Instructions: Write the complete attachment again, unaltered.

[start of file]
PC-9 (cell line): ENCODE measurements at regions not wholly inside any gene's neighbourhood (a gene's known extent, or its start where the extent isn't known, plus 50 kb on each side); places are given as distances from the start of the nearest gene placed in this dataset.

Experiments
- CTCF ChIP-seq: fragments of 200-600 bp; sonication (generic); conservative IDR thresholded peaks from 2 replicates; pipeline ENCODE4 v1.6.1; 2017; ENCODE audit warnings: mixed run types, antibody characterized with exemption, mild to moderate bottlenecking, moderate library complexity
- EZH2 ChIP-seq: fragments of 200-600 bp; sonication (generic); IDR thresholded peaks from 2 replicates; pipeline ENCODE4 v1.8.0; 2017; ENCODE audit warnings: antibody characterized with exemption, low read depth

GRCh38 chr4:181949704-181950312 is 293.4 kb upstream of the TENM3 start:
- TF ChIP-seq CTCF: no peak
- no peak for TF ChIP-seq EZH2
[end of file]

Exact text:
PC-9 (cell line): ENCODE measurements at regions not wholly inside any gene's neighbourhood (a gene's known extent, or its start where the extent isn't known, plus 50 kb on each side); places are given as distances from the start of the nearest gene placed in this dataset.

Experiments
- CTCF ChIP-seq: fragments of 200-600 bp; sonication (generic); conservative IDR thresholded peaks from 2 replicates; pipeline ENCODE4 v1.6.1; 2017; ENCODE audit warnings: mixed run types, antibody characterized with exemption, mild to moderate bottlenecking, moderate library complexity
- EZH2 ChIP-seq: fragments of 200-600 bp; sonication (generic); IDR thresholded peaks from 2 replicates; pipeline ENCODE4 v1.8.0; 2017; ENCODE audit warnings: antibody characterized with exemption, low read depth

GRCh38 chr4:181949704-181950312 is 293.4 kb upstream of the TENM3 start:
- TF ChIP-seq CTCF: no peak
- no peak for TF ChIP-seq EZH2